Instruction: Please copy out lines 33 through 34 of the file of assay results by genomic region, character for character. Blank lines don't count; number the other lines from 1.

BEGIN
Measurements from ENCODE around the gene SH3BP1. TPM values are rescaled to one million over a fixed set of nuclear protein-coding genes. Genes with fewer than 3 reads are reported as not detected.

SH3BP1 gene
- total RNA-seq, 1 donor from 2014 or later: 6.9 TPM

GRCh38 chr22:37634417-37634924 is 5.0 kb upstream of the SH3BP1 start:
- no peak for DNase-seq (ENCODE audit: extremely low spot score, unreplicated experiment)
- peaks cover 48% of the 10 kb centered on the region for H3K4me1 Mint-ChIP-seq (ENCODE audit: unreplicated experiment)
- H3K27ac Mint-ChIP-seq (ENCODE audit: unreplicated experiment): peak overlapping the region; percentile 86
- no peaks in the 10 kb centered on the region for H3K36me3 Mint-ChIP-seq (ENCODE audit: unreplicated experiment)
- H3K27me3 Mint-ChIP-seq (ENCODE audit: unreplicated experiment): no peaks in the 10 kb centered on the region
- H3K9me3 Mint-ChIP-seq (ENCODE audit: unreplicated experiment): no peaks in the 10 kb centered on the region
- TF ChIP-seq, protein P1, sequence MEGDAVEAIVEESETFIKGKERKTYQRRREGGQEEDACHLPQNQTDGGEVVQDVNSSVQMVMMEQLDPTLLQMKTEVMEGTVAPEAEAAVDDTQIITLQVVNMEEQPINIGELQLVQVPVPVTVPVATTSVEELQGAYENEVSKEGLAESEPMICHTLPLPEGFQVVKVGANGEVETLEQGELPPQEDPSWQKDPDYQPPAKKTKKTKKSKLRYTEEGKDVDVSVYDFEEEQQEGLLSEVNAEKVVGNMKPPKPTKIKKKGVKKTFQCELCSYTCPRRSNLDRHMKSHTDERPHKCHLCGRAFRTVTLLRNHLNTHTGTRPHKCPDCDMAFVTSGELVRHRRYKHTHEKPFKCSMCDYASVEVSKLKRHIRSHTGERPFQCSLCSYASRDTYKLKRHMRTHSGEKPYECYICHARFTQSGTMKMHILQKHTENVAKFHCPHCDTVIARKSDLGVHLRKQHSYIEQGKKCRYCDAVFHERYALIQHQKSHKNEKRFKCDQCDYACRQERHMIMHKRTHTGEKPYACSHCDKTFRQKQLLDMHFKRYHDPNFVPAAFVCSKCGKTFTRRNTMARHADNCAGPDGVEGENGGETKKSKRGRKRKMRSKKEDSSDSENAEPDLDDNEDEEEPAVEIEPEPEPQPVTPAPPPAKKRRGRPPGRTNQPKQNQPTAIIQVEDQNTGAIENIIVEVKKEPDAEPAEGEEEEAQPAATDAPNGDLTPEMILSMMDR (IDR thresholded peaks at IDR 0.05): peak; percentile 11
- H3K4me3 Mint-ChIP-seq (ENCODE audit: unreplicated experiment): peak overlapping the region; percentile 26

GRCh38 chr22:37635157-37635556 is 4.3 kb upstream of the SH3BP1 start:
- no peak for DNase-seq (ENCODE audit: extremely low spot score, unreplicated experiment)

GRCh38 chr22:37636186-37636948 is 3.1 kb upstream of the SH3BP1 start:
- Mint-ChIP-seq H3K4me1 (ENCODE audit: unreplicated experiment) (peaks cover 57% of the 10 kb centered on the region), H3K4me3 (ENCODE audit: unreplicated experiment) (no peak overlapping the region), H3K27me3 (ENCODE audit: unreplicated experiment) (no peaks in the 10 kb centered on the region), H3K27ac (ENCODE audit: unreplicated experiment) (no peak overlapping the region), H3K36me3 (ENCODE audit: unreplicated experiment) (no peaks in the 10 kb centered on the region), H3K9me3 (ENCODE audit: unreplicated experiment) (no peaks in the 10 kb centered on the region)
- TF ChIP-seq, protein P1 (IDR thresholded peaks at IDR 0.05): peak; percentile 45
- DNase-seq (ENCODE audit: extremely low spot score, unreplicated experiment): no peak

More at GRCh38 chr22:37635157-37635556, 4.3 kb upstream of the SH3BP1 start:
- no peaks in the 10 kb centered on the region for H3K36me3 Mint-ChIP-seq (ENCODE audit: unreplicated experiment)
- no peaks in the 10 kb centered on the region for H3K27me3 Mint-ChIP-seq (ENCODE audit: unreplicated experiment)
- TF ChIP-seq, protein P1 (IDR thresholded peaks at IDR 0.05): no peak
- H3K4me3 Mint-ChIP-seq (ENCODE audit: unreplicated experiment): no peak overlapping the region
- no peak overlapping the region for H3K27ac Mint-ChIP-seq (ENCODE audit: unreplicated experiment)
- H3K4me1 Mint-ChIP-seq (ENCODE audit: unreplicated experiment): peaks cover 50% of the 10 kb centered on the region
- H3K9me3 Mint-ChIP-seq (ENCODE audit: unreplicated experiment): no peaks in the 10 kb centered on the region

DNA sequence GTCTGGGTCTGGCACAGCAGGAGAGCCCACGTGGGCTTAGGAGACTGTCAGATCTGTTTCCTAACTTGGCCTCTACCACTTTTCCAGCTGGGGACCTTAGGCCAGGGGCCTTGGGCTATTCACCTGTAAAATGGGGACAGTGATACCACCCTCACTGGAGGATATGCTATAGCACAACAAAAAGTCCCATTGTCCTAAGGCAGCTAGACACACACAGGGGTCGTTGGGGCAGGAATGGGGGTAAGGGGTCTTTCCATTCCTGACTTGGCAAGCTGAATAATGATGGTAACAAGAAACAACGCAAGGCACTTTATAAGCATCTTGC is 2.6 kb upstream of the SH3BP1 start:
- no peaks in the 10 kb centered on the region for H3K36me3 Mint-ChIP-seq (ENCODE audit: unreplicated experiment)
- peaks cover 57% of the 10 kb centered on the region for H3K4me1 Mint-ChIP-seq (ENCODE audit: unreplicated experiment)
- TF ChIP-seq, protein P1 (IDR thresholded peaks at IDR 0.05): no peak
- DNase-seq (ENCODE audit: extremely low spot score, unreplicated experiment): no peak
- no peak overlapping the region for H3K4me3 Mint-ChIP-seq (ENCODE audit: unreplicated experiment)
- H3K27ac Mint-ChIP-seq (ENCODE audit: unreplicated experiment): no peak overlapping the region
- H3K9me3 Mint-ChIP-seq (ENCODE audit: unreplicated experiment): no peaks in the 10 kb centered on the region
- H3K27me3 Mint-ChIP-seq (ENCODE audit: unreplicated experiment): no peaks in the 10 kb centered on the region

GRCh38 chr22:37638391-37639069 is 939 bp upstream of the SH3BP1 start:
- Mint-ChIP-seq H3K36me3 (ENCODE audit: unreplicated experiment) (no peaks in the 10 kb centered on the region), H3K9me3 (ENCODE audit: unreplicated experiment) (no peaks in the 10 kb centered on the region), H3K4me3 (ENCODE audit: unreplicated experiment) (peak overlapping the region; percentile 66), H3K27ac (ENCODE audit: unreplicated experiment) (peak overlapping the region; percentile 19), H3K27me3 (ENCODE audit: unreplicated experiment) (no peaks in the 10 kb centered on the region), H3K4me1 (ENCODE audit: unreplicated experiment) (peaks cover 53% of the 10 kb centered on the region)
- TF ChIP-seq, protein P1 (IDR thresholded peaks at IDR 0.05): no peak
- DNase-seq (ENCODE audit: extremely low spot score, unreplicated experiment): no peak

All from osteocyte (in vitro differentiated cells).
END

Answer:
- H3K27ac Mint-ChIP-seq (ENCODE audit: unreplicated experiment): no peak overlapping the region
- H3K9me3 Mint-ChIP-seq (ENCODE audit: unreplicated experiment): no peaks in the 10 kb centered on the region